Genghis Khan, Applied Economist

When they conquered new territory they made sure to stabilize the local economy. They would even pay off the old rulers debts to merchants and foreigners. The Mongols were also pioneers in paper currency, which they were careful to manage and standardize so as not to cause debasement and inflation. Genghis Khan authorized the use of paper money backed by precious metals and silk shortly before his death. The practice grew erratically, but had important implications for the long run success of Mongols empire.

… standardization of currency allowed Mongke Khan to monetize taxes, rather than accepting payment in local goods.  In turn, the monetization allowed for standardized budgeting procedures for his imperial administration, since instead of accepting taxes in goods, the Mongols increasingly accepted them in money.  Rather than relying on government officials to collect and reallocate tribute of grain, arrows, silk, fur, oil and other commodities, the government increasingly moved money rather than goods. For the first time, a standardized unit of account could be used from China to Persia.  So long as Mongols maintained control of money, they could let merchants assume responsibility form the movement of goods without the loss of government power.  

Mongols are most known for their use of strength and propaganda, but they also understood good policy and administration. When Khublai Khan invaded China, he was able to achieve national unification. Chinese elite had dreamed of this for centuries, but struggled with constant wars between factions. It took took a horde of Steppe barbarians to achieve unification of the most advanced civilization of the ancient world.

Mongols grasped the concept of free trade centuries before Adam Smith and David Ricardo.

The Mongol elite’s intimate involvement with trade represented a marked break with tradition. From China to Europe, traditional aristocrats generally disdained commercial enterprise as undignified, dirty, and often, immoral; it ranked with the manual trades bbeneath the interest of either the powerful of the pious. Furthermore, the economic ideal in feudal Europe of this time was not merely that each country should be self–sufficient, but that each manor estate should strive to be a self-supporting a spractical. Any goods that left the estate should not be going to trade for other goods for the peasants on the land but to buy jewelry, religious relics, and other luxury goods for the aristocratic family or church. The feudal rulers sought to have their peasants supply all their own needs- to produce their food, grow their timber, make their tools, and weave their cloth- and to trade for as little as possible. In a feudal system, reliance on imported goods represented a failure at time.

…The traditional Chinese kingdoms operated under centuries of constraints on commerce. The building of walls on their borders had been a way of limiting such trade and literally keeping the wealth of the nation intact inside the walls. oFor such administrators, giving up trade goods was the same as paying tribute to their neighbors, and they sought to avoid it as much as they could. The Mongols directly attacked the Chinese cultural prejudice that ranked merchants as merely a step above robbers by officially elevating their status ahead of all religions and professions, second only to government officials.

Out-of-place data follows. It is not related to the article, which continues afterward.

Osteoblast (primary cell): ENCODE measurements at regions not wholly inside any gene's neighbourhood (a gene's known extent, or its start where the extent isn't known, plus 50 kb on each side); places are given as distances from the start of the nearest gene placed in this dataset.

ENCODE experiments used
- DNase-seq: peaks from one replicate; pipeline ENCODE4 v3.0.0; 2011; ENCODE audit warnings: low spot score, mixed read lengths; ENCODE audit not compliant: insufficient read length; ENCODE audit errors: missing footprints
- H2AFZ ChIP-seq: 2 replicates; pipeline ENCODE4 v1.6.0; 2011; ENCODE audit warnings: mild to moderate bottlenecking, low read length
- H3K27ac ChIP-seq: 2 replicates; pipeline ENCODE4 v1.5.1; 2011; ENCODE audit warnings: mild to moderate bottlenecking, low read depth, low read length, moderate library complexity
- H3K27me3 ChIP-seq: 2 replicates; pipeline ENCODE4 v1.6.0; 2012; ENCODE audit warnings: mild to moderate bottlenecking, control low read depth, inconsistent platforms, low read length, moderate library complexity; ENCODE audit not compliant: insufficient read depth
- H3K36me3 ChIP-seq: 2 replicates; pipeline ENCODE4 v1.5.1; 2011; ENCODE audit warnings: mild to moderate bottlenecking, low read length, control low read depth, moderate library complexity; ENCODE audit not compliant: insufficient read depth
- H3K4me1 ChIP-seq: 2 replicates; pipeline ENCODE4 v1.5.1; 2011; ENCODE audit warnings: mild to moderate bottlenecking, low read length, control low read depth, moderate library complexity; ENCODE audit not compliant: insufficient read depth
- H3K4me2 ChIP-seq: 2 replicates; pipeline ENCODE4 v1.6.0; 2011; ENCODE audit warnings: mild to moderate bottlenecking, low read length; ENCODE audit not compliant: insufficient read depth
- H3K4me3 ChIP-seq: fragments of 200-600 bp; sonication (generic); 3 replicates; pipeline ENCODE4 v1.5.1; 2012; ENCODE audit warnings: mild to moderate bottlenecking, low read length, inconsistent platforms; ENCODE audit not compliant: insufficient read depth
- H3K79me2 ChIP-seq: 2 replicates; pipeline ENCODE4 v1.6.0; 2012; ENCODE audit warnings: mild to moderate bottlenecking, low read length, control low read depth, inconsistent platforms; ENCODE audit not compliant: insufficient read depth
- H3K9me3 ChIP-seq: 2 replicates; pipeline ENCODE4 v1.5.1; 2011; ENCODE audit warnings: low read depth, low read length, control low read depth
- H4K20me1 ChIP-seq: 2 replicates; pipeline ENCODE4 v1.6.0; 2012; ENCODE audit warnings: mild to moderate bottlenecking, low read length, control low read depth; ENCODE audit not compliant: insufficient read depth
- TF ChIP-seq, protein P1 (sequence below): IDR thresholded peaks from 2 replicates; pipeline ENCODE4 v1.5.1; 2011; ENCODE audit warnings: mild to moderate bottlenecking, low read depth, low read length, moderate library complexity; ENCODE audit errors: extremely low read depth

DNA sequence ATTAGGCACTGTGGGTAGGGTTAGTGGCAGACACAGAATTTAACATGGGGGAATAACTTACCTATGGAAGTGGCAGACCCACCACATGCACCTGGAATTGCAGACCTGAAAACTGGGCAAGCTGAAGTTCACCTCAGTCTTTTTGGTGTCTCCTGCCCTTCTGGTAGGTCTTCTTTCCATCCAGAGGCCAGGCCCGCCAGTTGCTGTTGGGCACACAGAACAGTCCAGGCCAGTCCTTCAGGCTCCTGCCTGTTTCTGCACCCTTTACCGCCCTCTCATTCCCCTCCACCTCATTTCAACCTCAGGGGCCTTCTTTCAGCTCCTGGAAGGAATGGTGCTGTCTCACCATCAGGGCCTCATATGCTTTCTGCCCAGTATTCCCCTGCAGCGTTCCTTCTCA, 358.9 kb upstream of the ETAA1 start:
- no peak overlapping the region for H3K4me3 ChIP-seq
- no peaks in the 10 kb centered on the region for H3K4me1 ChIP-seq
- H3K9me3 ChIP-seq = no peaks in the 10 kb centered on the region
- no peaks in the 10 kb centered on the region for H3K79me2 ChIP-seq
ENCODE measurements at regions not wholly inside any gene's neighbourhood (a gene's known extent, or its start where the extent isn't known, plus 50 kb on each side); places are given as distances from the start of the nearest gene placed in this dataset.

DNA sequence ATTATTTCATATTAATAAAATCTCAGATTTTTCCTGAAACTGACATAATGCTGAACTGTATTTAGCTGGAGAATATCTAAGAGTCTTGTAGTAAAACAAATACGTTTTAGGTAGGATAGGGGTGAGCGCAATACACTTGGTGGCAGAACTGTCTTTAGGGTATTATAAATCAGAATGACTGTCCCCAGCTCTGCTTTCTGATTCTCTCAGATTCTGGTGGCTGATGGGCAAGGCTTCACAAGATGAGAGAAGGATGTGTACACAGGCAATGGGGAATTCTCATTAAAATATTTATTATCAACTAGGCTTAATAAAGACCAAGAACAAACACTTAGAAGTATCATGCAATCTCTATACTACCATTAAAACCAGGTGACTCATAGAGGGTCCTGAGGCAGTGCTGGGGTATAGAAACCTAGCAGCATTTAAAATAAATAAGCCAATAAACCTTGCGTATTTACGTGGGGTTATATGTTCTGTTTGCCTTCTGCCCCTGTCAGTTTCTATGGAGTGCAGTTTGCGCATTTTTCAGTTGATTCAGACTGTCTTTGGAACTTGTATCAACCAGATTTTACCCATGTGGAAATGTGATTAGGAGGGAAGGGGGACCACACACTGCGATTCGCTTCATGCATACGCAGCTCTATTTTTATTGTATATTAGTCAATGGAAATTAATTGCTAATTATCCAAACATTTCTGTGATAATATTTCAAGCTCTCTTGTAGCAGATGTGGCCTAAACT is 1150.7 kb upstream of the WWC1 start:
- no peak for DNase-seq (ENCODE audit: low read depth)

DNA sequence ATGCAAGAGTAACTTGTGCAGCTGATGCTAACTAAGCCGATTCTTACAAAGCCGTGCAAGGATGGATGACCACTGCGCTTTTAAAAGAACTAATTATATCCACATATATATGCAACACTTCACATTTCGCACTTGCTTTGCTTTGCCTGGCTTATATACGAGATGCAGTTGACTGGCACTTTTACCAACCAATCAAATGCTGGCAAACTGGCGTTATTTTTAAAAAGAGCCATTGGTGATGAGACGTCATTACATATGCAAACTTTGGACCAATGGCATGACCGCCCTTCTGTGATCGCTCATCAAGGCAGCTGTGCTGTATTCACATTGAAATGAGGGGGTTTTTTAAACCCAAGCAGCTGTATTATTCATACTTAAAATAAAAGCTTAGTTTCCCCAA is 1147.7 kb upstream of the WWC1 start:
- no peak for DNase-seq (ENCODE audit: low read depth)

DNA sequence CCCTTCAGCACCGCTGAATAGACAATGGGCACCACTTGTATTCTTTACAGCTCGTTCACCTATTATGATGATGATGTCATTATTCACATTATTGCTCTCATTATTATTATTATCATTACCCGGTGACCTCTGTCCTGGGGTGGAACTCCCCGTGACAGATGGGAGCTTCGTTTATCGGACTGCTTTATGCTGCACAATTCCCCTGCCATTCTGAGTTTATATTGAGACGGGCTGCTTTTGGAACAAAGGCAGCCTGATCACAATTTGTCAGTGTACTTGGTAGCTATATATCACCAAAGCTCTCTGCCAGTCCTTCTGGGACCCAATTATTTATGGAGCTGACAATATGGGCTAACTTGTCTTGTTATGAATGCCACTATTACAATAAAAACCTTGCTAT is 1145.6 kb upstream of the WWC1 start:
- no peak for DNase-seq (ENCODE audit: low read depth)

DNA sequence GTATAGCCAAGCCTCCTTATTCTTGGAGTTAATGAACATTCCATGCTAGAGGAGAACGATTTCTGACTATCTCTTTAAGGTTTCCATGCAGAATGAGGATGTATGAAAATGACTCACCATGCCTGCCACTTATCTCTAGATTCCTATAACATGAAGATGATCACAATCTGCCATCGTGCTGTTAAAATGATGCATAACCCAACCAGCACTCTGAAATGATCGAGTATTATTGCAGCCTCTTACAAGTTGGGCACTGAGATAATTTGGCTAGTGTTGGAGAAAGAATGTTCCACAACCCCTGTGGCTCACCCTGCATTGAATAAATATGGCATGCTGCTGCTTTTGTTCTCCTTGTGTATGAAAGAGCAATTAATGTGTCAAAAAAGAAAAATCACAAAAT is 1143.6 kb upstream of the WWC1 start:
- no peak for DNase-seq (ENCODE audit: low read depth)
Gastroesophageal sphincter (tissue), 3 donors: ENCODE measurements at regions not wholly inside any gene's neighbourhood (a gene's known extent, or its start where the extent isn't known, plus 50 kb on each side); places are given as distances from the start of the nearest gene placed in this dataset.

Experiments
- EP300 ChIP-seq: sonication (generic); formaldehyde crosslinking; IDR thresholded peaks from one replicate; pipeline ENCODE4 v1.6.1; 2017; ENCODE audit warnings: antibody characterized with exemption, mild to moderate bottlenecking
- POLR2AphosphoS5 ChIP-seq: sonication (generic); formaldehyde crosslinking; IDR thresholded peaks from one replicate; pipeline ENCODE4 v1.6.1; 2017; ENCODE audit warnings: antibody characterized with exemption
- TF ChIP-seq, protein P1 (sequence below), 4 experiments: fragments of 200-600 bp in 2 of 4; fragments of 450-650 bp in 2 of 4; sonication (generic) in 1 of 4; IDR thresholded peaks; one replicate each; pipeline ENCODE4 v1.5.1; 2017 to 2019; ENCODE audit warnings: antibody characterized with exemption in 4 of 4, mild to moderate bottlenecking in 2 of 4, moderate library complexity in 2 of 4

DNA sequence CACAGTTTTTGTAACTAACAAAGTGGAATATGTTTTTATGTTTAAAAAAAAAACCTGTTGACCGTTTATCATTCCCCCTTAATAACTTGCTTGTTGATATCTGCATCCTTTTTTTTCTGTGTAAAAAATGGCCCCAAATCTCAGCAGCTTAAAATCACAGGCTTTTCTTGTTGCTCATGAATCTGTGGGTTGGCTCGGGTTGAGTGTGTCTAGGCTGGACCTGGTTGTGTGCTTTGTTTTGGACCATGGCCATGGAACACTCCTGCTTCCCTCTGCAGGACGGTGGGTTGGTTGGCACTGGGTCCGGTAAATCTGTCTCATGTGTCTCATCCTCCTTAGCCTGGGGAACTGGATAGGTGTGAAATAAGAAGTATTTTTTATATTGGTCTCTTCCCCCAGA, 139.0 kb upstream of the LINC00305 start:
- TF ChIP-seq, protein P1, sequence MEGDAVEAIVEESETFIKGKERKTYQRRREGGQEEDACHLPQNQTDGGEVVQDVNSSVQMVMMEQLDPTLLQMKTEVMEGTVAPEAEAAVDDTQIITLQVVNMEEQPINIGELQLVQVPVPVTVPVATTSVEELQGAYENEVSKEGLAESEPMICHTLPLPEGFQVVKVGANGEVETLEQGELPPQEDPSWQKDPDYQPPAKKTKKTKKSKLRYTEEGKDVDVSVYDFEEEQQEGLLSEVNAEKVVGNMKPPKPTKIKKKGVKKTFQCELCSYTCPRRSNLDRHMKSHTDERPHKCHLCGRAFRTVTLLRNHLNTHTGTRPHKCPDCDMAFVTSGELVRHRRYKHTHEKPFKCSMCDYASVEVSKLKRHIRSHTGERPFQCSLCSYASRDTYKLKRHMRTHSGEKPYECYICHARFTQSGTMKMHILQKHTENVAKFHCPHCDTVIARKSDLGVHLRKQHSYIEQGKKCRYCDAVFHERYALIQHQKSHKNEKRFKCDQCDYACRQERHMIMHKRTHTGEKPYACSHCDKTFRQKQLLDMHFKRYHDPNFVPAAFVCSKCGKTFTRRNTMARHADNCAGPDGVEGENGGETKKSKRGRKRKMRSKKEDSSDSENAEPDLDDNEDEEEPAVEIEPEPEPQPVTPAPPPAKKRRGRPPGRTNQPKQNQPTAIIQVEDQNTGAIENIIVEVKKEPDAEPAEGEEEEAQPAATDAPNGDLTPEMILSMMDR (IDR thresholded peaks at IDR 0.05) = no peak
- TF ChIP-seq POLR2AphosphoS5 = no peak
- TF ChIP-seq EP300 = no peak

Mongols as a Civilizing Force

Mongols invaded countries in a manner that was frighteningly efficient. Yet they they were never uneccesarily cruel, and they never tortured anyone, even though torture was common practice in Europe at the time. They were ruthless towards elites, but gentle and kind towards common civilians.

Although the army of Genghis Khan killed at an unprecedented rate and used death almost as a matter of policy and certainly as a calculated means of creating terror, they deviated from standard practices of the time in an important and surprising way. The Mongols did not torture, mutilate or maim. War during that time was often a a form of combat in terror, and other contemporary rulers used the simple and barbaric tactic of instilling terror and horror into people through torture or gruesome mutilation…

…By comparison with the terrifying acts of civilized armies of the era, the Mongols did not inspire fear by the ferocity or cruelty of their acts so much as by the speed and efficiency with which they conquered and their seemingly total disdain for the lives of the rich and powerful.

Their kindness was of course, never weakness.

Those cities that surrendered to the Mongols at first found their treatment so mild and benign, in comparison with the horrific stories that circulated, that they naively doubted the abilities of the Mongols in other areas as well. 

Overall Mongol ruthlessness was probably exaggerated in history. Some of this was partly the result of Genhis Khan’s humility, partly the result of his strategy.

He showed no interest in having his accomplishments recorded or in panegyrics to his prowess; instead, he allowed people to freely circulate the worst and most incredible stories about him and the Mongols 

Civility and Nonviolence

Its a common myth that the Mongols were violent for the sake of violence. Yet Mongol culture was actually less violent than western culture at the time.